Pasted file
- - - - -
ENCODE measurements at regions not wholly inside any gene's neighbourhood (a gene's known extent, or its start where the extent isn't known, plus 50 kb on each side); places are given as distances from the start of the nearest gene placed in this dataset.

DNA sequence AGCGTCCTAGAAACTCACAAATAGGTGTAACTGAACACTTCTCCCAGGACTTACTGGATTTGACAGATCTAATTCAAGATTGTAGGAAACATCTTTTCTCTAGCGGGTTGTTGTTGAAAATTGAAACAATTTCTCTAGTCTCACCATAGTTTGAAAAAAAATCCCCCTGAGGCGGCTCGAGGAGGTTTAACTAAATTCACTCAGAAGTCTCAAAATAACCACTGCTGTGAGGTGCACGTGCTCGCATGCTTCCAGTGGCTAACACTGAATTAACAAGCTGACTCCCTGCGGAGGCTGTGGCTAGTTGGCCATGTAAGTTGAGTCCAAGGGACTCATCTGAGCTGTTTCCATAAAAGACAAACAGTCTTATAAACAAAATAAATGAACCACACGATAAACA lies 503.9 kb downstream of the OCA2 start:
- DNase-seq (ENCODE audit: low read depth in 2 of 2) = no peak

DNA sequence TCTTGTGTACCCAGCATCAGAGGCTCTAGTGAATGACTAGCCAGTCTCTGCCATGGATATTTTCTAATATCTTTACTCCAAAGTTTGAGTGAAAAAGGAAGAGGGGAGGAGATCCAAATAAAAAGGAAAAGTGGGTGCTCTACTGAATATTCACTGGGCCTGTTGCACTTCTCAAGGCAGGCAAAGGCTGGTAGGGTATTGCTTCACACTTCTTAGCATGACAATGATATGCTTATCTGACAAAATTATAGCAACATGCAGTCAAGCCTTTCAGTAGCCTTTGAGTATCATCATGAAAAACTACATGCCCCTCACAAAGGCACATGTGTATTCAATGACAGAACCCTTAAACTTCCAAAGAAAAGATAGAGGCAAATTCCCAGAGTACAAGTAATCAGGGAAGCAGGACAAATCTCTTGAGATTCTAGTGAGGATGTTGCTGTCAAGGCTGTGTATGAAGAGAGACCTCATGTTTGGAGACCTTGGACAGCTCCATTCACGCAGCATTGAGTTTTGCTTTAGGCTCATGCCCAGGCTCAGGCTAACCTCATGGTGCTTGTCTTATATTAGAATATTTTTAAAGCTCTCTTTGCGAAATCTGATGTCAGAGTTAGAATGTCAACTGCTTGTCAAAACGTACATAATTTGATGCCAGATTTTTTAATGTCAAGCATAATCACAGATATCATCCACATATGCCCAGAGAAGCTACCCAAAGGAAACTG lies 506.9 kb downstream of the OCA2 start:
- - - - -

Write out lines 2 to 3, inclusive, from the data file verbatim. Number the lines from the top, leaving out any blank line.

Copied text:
DNA sequence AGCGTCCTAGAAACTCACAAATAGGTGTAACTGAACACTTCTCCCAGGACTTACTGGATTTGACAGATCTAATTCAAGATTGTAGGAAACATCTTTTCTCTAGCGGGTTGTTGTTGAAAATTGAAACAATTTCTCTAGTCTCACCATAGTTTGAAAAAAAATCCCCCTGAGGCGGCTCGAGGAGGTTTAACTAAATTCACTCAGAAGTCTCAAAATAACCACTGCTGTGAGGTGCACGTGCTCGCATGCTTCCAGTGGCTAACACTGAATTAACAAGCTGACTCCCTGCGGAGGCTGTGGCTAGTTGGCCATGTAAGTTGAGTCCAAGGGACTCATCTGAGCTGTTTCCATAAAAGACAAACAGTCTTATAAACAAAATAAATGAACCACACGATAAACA lies 503.9 kb downstream of the OCA2 start:
- DNase-seq (ENCODE audit: low read depth in 2 of 2) = no peak